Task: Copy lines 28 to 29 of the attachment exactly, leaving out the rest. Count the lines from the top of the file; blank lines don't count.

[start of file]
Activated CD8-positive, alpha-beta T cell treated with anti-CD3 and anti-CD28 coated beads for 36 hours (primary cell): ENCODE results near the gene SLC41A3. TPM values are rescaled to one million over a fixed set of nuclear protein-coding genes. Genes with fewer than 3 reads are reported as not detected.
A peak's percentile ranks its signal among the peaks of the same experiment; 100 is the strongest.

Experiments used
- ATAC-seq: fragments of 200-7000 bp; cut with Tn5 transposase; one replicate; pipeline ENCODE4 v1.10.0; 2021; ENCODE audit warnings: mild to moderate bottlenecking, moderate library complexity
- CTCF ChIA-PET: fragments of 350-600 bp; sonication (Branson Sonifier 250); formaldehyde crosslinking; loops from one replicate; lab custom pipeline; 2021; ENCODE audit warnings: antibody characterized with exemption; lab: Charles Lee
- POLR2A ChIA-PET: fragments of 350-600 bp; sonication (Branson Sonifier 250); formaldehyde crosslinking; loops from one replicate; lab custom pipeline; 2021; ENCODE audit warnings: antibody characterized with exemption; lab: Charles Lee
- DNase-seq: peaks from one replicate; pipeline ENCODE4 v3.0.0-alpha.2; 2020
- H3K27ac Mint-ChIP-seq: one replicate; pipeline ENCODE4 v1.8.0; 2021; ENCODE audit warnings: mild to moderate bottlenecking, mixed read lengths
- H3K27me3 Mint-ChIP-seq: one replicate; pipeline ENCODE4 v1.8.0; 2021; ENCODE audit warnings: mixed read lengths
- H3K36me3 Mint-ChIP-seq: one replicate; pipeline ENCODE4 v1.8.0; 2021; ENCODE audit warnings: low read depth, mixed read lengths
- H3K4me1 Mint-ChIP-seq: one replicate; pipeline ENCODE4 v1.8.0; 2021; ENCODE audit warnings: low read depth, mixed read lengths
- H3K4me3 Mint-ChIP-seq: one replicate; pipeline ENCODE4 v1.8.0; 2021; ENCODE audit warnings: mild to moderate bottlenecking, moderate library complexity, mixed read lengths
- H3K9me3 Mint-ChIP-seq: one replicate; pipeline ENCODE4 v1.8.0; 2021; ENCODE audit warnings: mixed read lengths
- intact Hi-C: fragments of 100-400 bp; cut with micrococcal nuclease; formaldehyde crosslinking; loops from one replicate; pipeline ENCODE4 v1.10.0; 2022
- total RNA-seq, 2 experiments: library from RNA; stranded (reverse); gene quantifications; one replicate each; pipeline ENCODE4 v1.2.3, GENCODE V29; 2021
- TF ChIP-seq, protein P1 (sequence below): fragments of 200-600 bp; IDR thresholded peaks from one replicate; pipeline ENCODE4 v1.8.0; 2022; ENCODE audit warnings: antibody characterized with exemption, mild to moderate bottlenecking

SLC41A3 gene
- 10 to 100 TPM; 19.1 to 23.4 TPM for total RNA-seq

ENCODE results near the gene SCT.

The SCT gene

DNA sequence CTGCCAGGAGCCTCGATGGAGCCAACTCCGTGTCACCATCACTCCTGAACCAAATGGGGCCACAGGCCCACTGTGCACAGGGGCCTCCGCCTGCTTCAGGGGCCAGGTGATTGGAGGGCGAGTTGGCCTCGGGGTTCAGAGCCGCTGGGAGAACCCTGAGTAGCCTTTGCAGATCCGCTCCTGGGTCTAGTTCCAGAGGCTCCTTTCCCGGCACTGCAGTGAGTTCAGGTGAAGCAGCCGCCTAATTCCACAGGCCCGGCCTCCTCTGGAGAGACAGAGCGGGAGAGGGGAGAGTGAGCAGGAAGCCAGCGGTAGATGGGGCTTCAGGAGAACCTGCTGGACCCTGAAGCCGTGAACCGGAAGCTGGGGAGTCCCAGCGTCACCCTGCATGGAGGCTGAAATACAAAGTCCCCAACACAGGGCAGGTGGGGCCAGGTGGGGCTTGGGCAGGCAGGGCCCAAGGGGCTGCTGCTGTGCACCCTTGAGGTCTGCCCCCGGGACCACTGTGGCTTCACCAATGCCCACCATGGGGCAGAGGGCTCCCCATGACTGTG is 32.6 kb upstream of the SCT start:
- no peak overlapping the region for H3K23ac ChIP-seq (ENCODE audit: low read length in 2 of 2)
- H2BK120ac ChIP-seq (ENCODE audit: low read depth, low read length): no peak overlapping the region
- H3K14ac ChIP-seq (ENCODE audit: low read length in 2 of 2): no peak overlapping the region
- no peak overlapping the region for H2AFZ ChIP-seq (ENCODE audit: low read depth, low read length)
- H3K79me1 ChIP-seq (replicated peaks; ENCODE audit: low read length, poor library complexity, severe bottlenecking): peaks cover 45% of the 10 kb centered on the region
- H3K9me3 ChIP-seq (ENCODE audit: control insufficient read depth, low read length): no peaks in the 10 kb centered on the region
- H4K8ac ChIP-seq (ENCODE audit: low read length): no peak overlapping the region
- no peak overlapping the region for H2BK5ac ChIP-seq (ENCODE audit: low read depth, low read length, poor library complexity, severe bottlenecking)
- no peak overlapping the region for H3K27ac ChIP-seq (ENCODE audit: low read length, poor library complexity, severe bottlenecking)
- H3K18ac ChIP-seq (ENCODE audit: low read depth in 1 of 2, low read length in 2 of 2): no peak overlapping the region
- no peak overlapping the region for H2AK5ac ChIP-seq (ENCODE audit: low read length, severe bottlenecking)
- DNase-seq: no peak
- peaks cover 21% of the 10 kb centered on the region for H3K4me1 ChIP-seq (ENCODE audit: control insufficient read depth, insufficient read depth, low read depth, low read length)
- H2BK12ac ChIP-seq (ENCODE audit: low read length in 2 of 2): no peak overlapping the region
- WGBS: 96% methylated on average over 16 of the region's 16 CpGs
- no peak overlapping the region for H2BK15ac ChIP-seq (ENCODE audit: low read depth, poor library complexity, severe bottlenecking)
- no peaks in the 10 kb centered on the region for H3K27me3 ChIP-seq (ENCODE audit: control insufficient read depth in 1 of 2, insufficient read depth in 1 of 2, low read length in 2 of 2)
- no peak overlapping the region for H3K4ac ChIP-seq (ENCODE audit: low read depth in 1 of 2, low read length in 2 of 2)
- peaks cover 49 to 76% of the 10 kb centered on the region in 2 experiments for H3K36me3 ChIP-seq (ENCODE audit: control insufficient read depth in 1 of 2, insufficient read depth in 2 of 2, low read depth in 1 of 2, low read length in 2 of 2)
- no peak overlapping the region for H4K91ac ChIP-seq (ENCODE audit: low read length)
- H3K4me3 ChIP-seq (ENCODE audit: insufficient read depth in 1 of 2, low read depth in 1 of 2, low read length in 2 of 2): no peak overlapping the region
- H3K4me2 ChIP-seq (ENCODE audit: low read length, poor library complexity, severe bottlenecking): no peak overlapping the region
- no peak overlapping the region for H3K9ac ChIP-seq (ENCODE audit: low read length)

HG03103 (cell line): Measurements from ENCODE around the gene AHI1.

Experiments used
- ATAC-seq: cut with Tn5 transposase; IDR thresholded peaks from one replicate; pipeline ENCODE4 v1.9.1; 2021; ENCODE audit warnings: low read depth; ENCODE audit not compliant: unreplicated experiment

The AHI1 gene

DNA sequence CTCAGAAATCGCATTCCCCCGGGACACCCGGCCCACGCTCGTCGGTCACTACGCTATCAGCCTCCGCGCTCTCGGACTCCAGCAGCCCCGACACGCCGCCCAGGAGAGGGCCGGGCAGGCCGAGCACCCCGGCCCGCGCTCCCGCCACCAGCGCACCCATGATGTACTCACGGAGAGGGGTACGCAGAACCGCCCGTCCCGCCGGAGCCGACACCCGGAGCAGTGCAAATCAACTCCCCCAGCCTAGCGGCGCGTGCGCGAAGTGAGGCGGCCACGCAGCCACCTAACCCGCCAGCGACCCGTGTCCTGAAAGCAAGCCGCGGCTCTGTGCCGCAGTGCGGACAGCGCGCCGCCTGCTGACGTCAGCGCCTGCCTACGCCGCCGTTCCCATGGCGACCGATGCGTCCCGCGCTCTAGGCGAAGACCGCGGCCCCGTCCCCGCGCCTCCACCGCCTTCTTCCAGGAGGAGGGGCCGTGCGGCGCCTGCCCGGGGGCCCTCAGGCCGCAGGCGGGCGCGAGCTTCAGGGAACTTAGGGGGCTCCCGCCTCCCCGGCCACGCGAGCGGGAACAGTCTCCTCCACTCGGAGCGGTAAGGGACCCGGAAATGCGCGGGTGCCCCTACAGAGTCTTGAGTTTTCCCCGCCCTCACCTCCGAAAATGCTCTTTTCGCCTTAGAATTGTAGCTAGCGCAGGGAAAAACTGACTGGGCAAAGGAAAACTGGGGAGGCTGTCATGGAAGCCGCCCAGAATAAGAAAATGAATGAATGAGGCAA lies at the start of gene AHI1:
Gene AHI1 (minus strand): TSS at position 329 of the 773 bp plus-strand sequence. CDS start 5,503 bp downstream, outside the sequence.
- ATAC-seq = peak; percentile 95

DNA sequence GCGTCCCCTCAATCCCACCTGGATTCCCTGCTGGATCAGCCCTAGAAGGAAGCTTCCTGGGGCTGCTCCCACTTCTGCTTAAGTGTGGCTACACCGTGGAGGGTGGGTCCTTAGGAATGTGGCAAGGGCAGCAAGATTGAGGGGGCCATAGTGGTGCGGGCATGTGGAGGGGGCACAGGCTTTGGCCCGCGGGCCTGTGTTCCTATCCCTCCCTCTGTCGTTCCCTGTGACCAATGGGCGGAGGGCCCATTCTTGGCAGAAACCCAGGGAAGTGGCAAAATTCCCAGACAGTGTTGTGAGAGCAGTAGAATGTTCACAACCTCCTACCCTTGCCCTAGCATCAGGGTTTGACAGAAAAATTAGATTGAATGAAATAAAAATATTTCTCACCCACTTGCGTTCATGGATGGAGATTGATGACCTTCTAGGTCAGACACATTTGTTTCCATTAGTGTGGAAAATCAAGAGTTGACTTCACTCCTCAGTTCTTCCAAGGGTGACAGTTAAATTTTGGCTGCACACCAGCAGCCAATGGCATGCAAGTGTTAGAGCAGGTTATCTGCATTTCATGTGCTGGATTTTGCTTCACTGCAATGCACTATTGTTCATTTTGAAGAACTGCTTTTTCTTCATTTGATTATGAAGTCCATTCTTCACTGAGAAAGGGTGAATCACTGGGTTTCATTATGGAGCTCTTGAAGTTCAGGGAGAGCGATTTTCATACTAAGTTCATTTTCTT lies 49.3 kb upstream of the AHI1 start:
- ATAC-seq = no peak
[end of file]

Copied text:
- H4K8ac ChIP-seq (ENCODE audit: low read length): no peak overlapping the region
- no peak overlapping the region for H2BK5ac ChIP-seq (ENCODE audit: low read depth, low read length, poor library complexity, severe bottlenecking)